Understanding the why: I would say this is the most important point of them all. In order for me to really get into an anime couple and truly care about their relationship, I have to know why they should get together – how did they come to love each other and what is it that makes them fitting together? This of course means that the series does a good job of showing us how they first met and all the conflict and emotion that leads up to them eventually falling in love. This is why I can’t really get into “love at first sight” stories. The whole joy of romance for me is seeing how the love comes about and how both characters are changed by it. If they’re already in love from the get-go, then that thrill is gone. There could still be suspense in the story, for example, if they’re in love and something is keeping them apart, but it’s not the same unless we come to understand why their love is so strong. Toradora! does a fine job showing how our two protagonists go from basically awkward strangers to acquaintances trying to do each favors, then to friends, then to something more than friends, then to second-guessing lovers in denial, until finally they realize how they truly feel towards each other. And all the while I can understand how their relationship changes and why they’re meant for each other. For a contrasting example, if any of you are familiar with the old anime/manga shojo series Fushigi Yuugi, the main couple fall in love relatively early in the story, and as much as I can recall, the series never really delves into why they make a good match, i.e,. how they overcome personal flaws or are changed for the better because of their relationship. The romance theme in the story comes from the fact that they fall in love early on and throughout the story, conflicts arise to break them apart and challenge their loyalty to each other. This scenario could be a perfectly good story too, but typically I prefer the romance stories that focus on how the love starts and comes about.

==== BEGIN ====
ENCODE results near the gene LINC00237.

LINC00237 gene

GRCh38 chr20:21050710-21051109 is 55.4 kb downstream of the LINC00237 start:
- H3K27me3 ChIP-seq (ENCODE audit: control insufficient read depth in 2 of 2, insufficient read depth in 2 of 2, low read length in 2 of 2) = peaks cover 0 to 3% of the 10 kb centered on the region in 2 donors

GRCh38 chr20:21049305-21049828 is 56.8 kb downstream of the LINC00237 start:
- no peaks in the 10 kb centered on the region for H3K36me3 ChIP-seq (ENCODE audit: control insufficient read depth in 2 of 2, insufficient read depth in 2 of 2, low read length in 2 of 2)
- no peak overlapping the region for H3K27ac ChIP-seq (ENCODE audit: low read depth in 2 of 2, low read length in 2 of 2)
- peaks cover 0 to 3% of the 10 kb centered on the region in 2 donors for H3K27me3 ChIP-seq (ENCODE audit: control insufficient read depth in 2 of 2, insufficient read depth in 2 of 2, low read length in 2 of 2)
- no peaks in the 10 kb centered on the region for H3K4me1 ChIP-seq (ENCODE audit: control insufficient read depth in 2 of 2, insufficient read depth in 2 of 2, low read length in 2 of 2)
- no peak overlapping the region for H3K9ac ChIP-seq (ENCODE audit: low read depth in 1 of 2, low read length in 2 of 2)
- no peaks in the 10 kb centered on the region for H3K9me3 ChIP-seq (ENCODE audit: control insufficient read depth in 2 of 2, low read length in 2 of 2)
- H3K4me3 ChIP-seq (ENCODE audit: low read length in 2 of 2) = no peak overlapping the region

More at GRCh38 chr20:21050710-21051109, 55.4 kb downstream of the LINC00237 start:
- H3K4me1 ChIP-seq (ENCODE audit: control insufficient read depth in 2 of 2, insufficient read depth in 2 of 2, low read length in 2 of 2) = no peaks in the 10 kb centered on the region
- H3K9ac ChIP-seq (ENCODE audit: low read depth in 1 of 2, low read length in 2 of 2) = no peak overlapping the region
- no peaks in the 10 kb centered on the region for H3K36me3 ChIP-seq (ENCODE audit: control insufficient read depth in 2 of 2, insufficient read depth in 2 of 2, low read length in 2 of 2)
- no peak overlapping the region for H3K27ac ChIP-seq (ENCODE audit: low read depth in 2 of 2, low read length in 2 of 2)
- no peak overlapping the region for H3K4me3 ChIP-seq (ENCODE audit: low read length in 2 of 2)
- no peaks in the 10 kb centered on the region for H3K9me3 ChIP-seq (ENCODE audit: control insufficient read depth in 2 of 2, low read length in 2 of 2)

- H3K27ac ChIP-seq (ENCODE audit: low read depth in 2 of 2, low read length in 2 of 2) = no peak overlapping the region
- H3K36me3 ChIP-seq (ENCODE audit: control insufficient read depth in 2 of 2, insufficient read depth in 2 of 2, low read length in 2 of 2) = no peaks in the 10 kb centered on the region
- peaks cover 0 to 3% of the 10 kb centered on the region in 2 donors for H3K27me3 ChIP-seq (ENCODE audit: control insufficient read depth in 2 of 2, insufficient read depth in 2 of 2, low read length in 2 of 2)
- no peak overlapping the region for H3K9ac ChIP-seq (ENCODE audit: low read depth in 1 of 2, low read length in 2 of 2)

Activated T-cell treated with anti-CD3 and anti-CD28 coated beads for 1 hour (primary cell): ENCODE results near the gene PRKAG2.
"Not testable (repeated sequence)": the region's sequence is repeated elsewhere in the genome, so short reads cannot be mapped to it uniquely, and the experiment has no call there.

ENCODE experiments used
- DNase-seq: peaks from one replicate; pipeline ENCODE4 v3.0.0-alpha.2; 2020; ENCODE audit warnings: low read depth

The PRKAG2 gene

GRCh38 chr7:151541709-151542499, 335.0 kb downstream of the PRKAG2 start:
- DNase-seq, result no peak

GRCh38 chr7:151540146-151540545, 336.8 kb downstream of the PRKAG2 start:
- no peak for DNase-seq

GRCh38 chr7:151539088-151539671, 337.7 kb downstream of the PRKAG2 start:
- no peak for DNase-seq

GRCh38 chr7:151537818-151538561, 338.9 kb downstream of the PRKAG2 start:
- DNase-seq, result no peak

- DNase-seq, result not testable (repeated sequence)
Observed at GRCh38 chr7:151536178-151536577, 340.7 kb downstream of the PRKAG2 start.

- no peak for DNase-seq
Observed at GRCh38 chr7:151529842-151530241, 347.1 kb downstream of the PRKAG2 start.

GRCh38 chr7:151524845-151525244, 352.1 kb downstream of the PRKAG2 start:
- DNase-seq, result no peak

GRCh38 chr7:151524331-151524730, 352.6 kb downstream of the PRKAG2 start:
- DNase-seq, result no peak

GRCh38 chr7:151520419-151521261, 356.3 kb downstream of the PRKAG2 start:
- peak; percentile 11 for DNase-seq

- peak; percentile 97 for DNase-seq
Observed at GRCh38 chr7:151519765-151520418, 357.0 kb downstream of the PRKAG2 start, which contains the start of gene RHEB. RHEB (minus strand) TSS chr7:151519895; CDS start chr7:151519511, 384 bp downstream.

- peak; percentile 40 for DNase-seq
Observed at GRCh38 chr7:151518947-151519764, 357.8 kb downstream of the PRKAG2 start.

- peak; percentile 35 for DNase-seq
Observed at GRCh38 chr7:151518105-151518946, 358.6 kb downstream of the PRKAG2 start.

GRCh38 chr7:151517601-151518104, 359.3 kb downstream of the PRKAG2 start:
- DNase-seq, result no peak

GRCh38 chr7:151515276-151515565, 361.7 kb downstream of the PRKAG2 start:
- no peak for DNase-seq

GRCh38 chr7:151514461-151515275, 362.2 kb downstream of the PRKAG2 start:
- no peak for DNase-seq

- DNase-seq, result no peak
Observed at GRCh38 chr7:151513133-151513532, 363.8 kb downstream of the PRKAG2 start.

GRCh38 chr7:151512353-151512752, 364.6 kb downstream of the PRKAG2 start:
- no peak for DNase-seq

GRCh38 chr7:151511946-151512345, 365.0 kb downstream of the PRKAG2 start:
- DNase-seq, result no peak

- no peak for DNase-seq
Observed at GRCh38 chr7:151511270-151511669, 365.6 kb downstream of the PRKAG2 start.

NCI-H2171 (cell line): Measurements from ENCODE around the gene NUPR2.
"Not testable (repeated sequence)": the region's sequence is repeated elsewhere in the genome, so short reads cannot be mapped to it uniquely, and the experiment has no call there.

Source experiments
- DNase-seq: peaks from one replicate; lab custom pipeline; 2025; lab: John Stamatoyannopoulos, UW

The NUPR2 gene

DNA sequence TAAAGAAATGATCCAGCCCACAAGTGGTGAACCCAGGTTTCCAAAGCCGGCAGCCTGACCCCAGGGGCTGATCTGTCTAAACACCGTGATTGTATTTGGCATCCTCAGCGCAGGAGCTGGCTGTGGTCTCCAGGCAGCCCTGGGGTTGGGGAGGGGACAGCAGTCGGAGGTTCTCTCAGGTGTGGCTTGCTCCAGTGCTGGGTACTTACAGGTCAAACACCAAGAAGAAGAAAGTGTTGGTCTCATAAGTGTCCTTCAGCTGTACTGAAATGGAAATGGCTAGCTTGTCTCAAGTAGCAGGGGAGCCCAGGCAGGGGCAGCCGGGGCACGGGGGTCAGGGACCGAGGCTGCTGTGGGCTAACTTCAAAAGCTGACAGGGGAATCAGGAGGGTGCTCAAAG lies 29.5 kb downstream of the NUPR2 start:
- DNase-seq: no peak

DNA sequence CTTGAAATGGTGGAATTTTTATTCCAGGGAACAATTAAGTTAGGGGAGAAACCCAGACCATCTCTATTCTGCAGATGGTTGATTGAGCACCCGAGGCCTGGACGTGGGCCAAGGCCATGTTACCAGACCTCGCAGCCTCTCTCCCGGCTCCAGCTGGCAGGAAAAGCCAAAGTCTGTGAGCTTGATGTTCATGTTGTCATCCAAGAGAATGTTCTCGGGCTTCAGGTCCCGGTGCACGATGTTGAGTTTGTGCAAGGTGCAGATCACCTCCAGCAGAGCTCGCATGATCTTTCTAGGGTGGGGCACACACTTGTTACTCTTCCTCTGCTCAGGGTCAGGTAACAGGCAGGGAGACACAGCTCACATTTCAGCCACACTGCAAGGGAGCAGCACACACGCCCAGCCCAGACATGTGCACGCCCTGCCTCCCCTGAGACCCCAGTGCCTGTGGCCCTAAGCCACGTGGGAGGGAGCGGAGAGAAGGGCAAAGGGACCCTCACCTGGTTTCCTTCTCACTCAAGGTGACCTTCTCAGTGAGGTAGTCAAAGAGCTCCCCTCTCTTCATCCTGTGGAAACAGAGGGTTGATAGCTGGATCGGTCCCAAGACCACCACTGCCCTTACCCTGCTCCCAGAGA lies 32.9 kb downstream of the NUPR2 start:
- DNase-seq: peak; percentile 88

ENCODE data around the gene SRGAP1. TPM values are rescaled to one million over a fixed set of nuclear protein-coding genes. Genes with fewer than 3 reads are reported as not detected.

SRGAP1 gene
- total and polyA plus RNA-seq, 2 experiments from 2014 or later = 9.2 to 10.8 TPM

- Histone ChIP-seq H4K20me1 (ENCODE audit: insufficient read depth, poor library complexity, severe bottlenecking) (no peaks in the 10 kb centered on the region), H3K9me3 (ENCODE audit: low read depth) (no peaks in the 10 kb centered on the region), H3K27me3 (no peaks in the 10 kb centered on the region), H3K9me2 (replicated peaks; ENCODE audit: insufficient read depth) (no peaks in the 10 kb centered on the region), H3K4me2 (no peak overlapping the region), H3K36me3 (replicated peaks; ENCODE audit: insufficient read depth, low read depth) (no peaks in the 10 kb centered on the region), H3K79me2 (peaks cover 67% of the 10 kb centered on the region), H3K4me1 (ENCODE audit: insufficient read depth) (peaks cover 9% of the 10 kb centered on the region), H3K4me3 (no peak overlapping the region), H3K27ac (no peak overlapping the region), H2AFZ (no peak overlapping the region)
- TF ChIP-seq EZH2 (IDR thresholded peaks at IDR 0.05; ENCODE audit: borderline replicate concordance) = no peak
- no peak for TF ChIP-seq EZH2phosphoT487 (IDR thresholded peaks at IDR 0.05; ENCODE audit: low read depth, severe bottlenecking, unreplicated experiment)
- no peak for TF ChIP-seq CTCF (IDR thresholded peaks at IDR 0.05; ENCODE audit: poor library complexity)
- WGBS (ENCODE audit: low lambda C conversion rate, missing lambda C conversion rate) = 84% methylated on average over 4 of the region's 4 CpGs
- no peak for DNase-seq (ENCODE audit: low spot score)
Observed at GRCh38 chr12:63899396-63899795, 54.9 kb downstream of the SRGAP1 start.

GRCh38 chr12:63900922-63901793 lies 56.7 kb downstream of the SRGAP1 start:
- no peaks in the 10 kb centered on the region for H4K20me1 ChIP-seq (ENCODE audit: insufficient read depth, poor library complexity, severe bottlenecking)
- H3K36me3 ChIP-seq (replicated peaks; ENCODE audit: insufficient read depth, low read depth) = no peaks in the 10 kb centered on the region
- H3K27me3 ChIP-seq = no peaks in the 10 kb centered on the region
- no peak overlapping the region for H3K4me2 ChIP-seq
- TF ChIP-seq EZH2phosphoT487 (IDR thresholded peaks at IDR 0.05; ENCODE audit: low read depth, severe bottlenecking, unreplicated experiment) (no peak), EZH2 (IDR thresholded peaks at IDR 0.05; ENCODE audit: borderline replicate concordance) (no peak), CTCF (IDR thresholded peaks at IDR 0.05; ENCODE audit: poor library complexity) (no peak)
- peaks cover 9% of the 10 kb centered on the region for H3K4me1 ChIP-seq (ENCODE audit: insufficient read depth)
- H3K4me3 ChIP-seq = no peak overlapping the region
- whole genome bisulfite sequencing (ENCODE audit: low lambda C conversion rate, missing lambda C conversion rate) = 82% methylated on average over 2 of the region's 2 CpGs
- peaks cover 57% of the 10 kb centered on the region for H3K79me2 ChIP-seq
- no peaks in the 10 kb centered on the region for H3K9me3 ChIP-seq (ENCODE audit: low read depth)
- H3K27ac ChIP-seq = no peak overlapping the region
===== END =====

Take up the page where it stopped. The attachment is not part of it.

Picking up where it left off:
There may be a few cases where I like a couple that posses little or none of these qualities, for example, if they’re just irresistibly adorable or if the writing of the show is exceptionally good. But usually these are the things that make a romance in anime memorable and get me really into a couple. What things to you like to see in your anime couples? =)